Monday, May 02, 2011

I was randomly perusing Al's Music Rant when I came across an article published in June 2009, How To Lose Your Female Fanbase In 7 Easy Steps. In it, he apologised in advance for evaluating the physical appearance of a bunch of sexy musician-girls. The assessment could have been sexist, but he qualified the process by saying they were as attractive as they were talented. Such a qualification made me reflect upon my own wanton desire for a rather fetching, rather unstable Syd Barrett. Mick Rock's portraits of the kohl-smeared Barrett haunt me still, but I would be the first to admit that I care little for his music. Silly, lustful, shallow ol' me.

I thought of other musical crushes of yesteryear. John Lennon circa 1964, Freddie Mercury circa 1973, Morrissey circa 1986, Per Gessle circa 1991. It is perhaps odd to mention it, as I had once declared that my love of music was completely divorced from any notion of sexual attraction. At the time, I had been greatly influenced by Cheryl Cline's Essays from Bitch: The Rock Newsletter With Bite and I was keen to evolve into a pseudo-secure pop-feminist who engaged with music on a purely cerebral level. That meant relinquishing the gushing, the fanfic and even the very idea of a pop image. It only followed that my obsession with faceless, anonymous mod-revivalist groups meant that my engagement was solely based upon the music itself (and not upon the physical appearance of any musician involved).

Nowadays, I am far more likely to acknowledge the prevalence of sexuality in pop. I audibly applaud the grotesque contortions of Shakira. I feel great unease about the gender roles represented in Jessie's J's Like a Dude. I admit genuine concern when I insist that Ke$ha really needs a shower. It is far cry from the rueful swooning and blood-thumping obsession of a 16 year old girl, but I am compelled to speak frankly of the most profound of musical crushes past. Perhaps it is because I now accept that doing so will not diminish the sincerity of my relationship with music. It will not undermine my authority to speak about it, neither will it reinforce a stereotype that women cannot connect as men can: (cue stock footage of Beatle fangirls at Shea Stadium) they scream, cover their glowing cheeks, then faint...

Simon Day: Cautious

When I speak of the most profound of musical crushes past, I speak of the introductory moments of Ratcat's video for That Ain't Bad. At first, Simon Day's face is obscured by shiny black curls. When he tousles his loose curls from his face, it reveals a flawless, almost iridescent complexion. His cheek bones are sharp and his teeth are straight. I watch the clip again. He is too feminine to be masculine and yet too masculine to be feminine. Even as a 6 year old, I was mesmerised by his beauty. My attraction to him was only exacerbated by the arguably requited lyrics: "Ye-e-e-e-eah, I love you!"

The fascinating thing about That Ain't Bad is that Simon plays the role of the lovelorn. All his friends have warned him not to be with her, after all, she has a bad reputation. Unfortunately, Simon cannot heed to such warnings because he cannot see why she is so "bad". However, the imagery of the video would suggest that Simon is actually a "bad-boy" himself. He dons a leather jacket, manhandles a sizable tomato-soup-coloured Gretsch guitar and climbs through a wire fence with his mates in a dodgy part of town. Following this, I find it a little hard to believe that Simon would ever feel so vulnerable as to protect his heart from a callous femme fatale. Come to think of it, Simon is exactly the kind of boy our friends would warn us about... and much like Simon, I would duly ignore their every word of warning.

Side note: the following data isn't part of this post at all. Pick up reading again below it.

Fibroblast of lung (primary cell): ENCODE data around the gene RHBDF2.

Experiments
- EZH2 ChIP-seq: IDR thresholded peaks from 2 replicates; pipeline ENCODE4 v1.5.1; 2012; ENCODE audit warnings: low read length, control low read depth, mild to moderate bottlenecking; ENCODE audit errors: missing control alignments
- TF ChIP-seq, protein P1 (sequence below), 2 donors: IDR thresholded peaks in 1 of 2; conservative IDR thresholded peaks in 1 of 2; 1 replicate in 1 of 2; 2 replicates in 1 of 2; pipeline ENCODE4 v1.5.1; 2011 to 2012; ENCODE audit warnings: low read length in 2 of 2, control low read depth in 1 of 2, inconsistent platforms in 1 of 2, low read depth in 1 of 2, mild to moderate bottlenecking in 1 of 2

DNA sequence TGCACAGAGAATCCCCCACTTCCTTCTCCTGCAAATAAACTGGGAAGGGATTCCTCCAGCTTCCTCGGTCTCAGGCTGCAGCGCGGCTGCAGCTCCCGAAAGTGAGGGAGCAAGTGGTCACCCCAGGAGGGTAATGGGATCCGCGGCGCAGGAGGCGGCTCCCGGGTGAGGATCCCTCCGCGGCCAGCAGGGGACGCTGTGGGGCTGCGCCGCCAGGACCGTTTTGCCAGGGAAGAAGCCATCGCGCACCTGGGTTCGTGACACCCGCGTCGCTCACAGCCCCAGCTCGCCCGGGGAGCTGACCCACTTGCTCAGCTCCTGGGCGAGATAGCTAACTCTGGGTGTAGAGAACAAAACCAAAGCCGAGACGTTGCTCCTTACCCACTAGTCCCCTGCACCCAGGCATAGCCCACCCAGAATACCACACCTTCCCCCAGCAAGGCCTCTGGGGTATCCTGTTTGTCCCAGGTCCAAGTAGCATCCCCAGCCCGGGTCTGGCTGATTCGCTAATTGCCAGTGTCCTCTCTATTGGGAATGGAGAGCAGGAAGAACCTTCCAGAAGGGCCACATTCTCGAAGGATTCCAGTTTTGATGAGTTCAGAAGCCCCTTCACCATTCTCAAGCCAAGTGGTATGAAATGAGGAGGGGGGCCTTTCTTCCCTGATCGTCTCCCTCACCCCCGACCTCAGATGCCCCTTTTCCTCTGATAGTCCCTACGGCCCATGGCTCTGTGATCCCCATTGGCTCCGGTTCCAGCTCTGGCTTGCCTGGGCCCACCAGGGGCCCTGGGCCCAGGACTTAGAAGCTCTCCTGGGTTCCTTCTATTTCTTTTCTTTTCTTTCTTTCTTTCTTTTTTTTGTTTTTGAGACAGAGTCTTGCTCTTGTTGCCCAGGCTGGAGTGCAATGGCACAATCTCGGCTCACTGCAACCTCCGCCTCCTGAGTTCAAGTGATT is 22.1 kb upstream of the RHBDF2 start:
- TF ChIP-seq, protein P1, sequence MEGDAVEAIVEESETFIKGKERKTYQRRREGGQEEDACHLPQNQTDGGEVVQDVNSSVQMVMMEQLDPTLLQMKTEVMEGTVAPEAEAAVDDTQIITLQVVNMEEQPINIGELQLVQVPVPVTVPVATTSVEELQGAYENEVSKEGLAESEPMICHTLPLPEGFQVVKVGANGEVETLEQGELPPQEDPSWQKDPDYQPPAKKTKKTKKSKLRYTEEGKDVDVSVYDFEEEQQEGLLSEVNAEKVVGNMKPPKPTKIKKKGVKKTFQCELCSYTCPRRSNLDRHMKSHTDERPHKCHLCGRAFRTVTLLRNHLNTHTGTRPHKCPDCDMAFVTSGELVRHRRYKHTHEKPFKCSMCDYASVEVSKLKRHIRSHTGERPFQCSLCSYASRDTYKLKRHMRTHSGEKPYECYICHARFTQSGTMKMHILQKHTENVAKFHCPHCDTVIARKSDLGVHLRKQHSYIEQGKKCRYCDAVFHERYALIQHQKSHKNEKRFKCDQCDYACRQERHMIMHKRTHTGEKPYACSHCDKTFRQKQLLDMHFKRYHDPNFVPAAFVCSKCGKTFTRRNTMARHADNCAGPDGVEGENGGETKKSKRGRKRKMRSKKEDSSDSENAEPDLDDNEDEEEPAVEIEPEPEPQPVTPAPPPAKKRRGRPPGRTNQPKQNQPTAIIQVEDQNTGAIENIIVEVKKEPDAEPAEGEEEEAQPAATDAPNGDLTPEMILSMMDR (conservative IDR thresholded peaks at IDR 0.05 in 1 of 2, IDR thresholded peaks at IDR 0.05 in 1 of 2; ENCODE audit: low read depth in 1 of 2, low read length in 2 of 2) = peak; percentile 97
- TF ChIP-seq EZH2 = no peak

It is perhaps ironic that the most significant live recording of That Ain't Bad features not Simon singing, but a crowd of hysterical teenage girls singing over him at Melbourne's Metro. It makes absolute sense when they sing these words, you can hear them smile and shriek and carry on. You cannot help but smile too when you hear their yelps: OH MY GOD! OH MY GOD! There is something wonderful about it. To me, it acts as an implicit pledge, en masse, to abandon all sense of caution, to ignore all sensible advice, to lust in vain. I long for a feeling like that again. I long to shriek mindlessly without qualm or qualification, along with a song and a man I really, really loved.

Cassettes & Chocolate Milk: Britpop Podcast #31
mclusky - To Hell With Good Intentions
LR Rockets - Renee Loves Losers
Carl Barat - Je Regrette, Je Regrette
The Good, The Bad and The Queen - History Song
The La's - Liberty Ship
Tim Tin Yen - Girl Number One
The Divine Comedy - The Pop Singer's Fear of the Pollen Count
Frankie & Heartstrings - Hunger
The Holloways - Reinvent Myself
The Vaccines - Wreckin Bar

Download (45.2 MB)

2 comments:

Peter said...

I had to think long and hard of the person I had a conversation with about the band Eraser. It took me just as long to think up the blog which she runs. Good to see its still going. Did you disappear at all?

Have to admit, I don't know many of the bands listed the recent podcasts. Big fan of The Human League however.

Might see you around

Pete

Eleanor said...

Haha, Bogie! So good to see you found your way on here!

Yes, you're right, I no longer have Facebook. It makes for a good, distraction-free lifestyle! Well, almost...

If you like Microbots Trance mixes etc, I recommend you the Italo Disco podcasts. Perfect, yet unknown synth compositions!

Take care!